Dragonball Z Kai Part One and Two

dragonballzkaiGoku and friends team up for more exciting and life changing adventures on Earth and beyond! While Dragonball focused primarily on Goku’s childhood, Dragonball Z represents a darker, more violent turn in his life as the past catches up with him in many different ways.

Set some years after the events of the Dragonball series, we find Goku living in peace with his wife Chi Chi and their son, Gohan, who is a very timid and shy child. Goku and Gohan meet at Master Roshi’s for a reunion with Tien, Yamcha, Bulma and the rest of the gang. Suddenly, a humanoid alien named Raditz appears and presents some startling revelations. Not only is Goku from another planet, he is also Raditz’s brother. The evil warrior issues Goku an ultimatum: kill one hundred humans and rejoin the Saiyans or Gohan dies.

In Part Two, Goku’s ultimate sacrifice allows Piccolo to defeat Raditz and free Gohan from his clutches. In his final moments, Raditz informs the group that two more Saiyans are on their way to Earth. To prepare for their arrival, Piccolo takes Gohan as his apprentice while Krillin, Yamcha, Chiaotzu and Tien train with Master Roshi. Meanwhile, Goku awaits judgement in Heaven until Kami guides him to Snake Way, a million mile path that will lead him to King Kai, one of the great martial arts masters. This story arc is notable because it establishes one of anime’s biggest character rivalries: Goku versus Vegeta.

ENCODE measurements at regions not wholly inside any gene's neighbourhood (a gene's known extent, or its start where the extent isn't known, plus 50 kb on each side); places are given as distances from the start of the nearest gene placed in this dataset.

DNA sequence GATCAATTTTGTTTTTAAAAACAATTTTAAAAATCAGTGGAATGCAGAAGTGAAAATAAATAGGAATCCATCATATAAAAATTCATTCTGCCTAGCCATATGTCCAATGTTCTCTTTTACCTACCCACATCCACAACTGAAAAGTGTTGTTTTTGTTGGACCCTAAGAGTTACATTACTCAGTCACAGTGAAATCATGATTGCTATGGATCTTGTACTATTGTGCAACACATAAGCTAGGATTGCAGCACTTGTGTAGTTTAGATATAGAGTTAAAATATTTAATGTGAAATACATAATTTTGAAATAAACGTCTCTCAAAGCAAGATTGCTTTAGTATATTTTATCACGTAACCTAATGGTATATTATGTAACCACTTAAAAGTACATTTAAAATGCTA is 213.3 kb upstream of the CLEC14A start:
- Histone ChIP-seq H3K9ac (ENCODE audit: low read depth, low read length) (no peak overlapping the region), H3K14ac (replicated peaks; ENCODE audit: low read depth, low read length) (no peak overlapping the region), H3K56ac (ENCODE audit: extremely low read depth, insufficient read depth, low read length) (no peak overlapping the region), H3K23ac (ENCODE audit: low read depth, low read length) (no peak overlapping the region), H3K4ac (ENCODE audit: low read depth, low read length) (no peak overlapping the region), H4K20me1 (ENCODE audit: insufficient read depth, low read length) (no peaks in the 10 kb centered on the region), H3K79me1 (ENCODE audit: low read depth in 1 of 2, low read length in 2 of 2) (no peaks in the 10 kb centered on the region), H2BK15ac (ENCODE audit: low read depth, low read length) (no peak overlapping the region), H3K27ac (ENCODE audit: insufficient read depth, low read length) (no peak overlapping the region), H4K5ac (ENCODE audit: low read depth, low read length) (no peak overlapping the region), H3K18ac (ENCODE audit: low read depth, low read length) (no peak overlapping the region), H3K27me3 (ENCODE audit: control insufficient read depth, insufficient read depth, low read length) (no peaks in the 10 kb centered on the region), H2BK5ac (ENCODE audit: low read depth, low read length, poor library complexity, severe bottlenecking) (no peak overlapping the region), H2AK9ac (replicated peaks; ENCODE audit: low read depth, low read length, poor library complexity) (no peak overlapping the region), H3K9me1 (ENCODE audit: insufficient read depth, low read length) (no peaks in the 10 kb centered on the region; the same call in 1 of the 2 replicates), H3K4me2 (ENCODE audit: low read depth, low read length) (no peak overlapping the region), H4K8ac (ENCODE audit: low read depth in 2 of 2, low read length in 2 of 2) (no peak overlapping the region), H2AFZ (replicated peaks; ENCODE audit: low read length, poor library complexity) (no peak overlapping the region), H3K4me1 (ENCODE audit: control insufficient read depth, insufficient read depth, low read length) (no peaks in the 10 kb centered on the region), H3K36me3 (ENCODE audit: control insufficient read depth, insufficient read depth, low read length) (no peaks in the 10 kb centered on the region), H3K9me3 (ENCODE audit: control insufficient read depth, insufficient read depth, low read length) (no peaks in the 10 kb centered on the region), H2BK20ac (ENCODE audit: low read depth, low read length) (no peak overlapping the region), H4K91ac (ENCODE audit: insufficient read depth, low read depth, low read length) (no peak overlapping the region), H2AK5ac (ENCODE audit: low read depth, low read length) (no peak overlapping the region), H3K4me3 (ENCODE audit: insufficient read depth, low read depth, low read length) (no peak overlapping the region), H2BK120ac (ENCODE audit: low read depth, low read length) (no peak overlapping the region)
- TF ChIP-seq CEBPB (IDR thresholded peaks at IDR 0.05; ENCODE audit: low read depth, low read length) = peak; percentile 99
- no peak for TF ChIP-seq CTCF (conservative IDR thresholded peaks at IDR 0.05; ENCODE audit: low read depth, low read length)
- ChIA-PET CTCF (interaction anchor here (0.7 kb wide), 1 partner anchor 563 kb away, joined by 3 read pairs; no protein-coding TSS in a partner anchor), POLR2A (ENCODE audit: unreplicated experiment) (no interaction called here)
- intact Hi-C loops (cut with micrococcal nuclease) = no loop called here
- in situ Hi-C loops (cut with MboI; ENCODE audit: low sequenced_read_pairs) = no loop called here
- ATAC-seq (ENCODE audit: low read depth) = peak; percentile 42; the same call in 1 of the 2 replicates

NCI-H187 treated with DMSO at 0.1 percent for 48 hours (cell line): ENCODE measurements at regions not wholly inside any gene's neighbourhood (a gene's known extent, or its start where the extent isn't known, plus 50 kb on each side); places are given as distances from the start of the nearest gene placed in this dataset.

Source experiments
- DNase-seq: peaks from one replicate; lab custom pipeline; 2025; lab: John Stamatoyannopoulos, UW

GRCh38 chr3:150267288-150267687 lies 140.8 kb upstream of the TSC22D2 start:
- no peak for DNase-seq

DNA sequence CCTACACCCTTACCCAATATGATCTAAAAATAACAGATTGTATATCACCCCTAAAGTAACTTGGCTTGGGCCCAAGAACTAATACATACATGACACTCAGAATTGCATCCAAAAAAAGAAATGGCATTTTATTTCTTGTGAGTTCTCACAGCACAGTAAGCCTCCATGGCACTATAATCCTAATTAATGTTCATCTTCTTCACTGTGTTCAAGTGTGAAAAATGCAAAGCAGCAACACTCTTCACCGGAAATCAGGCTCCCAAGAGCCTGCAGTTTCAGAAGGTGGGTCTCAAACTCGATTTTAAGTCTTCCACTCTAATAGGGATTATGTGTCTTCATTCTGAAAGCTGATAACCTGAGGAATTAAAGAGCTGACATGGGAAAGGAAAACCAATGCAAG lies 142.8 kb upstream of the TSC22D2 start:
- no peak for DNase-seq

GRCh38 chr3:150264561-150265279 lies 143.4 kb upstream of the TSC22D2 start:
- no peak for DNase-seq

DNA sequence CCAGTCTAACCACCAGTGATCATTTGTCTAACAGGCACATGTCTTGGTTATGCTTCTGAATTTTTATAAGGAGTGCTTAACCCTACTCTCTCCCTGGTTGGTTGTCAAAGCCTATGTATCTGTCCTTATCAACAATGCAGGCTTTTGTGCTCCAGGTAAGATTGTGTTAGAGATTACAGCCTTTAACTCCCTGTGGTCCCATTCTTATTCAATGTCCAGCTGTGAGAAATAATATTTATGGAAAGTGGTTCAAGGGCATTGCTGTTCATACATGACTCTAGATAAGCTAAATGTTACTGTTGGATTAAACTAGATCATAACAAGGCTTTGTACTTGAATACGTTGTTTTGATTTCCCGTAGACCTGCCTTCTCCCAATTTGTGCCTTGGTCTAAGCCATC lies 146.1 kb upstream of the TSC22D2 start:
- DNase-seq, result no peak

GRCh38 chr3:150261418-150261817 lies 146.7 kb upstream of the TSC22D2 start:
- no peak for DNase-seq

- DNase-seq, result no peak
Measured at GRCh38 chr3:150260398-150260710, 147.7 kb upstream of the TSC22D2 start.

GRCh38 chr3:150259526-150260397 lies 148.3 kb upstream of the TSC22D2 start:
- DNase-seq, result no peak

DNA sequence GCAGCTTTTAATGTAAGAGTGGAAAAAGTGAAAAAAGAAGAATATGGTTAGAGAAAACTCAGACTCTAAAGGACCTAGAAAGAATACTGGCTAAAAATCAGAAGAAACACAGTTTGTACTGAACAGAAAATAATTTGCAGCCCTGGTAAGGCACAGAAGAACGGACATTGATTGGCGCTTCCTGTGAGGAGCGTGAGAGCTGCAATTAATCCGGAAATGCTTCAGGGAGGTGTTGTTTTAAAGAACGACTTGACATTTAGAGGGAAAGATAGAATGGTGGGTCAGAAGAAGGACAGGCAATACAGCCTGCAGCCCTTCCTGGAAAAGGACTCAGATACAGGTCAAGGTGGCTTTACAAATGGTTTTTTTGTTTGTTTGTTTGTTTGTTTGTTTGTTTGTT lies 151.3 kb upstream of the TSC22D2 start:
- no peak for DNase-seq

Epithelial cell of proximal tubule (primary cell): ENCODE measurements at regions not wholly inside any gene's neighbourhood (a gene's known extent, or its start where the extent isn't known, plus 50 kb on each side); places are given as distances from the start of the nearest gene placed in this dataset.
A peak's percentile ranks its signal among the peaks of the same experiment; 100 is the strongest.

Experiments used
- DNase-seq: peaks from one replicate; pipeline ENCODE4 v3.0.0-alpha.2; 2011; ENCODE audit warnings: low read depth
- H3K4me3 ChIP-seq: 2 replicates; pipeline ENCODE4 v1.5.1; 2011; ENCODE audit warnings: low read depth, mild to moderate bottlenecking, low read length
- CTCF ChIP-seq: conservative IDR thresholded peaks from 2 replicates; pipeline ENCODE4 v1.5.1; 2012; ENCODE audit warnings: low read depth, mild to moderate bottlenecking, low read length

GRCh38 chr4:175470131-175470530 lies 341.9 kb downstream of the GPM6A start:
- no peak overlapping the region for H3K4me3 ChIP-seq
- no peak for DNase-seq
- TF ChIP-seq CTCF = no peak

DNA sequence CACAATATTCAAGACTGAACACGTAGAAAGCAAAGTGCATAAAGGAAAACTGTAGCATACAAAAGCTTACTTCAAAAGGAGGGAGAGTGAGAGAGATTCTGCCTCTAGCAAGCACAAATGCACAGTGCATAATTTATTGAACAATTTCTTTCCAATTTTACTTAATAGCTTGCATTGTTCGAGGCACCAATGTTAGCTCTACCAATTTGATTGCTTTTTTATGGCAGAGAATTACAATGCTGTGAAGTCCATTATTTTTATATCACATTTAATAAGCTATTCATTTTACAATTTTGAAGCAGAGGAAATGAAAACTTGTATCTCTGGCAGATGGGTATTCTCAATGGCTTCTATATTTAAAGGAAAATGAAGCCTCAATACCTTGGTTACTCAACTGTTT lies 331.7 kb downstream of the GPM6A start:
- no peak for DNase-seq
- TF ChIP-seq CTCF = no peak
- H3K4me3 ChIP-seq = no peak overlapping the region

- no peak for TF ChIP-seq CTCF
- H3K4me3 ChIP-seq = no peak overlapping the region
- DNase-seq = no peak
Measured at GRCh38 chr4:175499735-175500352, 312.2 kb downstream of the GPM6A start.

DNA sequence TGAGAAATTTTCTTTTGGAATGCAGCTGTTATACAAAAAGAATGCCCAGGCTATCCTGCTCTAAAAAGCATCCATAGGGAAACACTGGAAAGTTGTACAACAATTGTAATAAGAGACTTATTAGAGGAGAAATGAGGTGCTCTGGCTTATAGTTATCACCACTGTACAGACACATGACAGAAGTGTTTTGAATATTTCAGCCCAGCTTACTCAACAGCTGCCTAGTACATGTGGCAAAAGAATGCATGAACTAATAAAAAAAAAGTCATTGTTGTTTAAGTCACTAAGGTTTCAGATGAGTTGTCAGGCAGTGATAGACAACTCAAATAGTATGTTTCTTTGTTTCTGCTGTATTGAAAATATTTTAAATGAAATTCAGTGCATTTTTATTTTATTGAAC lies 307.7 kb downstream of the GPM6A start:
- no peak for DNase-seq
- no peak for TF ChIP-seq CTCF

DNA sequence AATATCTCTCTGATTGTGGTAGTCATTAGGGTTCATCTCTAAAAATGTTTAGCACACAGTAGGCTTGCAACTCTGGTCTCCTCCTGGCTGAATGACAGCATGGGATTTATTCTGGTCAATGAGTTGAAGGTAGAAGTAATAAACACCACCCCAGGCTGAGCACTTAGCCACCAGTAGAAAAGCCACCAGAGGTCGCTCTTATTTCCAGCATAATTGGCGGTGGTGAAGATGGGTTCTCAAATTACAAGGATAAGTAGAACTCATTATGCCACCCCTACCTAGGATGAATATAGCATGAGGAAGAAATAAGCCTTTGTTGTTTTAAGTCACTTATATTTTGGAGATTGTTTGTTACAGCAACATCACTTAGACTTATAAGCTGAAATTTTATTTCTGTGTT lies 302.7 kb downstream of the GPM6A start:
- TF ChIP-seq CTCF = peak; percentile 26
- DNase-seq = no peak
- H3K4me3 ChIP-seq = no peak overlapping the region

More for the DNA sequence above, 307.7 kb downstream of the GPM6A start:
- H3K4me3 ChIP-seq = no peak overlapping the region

Dragonball Z Kai is an interesting beast. Despite being re-released throughout the years, this version of the show is considerably different from its forebears because it has been edited to follow the original manga much more closely. To do so, many of the filler episodes have been cut down or removed completely, resulting in considerably better pacing. It is amazing to see how quickly the series moves without interruptions by needless exposition and side stories. To accommodate these cuts, the dialog had to be rewritten and re-recorded with a small number of voice actors reprising their roles. How you feel about the new voice actors will depend on whether or not you’ve been following the series since it was originally dubbed. I’ve grown attached to the post-Pioneer English voice cast and I find their absence to be distracting.

The animation has been cleaned up considerably for this new edition, making it THE best version to watch – if that sort of thing is important to you. The frames look as if they’ve been put through the wash half a dozen times, resulting in a clear, clean picture with vibrant, vivid colors. This is the first time that the show has truly looked digitally remastered. Despite all the changes, trimming and cleanliness, ultimately it is still the same old Dragonball Z and if you’ve purchased the series already, there really is no significant reason to pick up another version of it. Granted, having the fat trimmed is a plus and the script changes warrant a viewing for the curious, but in the end, Dragonball Z Kai is a story you’ve already seen before.

Dragonball Z Kai Part One and Two
FUNimation, 2011
directed by Akira Toriyama, Mike McFarland
325 minutes, Number of Discs: 2
Company Age Rating: 13+
Related to: Dragonball Z by Akira Toriyama